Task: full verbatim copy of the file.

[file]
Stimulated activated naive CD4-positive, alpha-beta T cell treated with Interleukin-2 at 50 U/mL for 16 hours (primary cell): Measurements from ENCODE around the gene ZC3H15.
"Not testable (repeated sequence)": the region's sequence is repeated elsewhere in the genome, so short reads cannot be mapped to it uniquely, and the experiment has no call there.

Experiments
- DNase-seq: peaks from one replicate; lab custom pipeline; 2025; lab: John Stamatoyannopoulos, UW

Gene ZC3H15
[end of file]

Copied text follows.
Stimulated activated naive CD4-positive, alpha-beta T cell treated with Interleukin-2 at 50 U/mL for 16 hours (primary cell): Measurements from ENCODE around the gene ZC3H15.
"Not testable (repeated sequence)": the region's sequence is repeated elsewhere in the genome, so short reads cannot be mapped to it uniquely, and the experiment has no call there.

Experiments
- DNase-seq: peaks from one replicate; lab custom pipeline; 2025; lab: John Stamatoyannopoulos, UW

Gene ZC3H15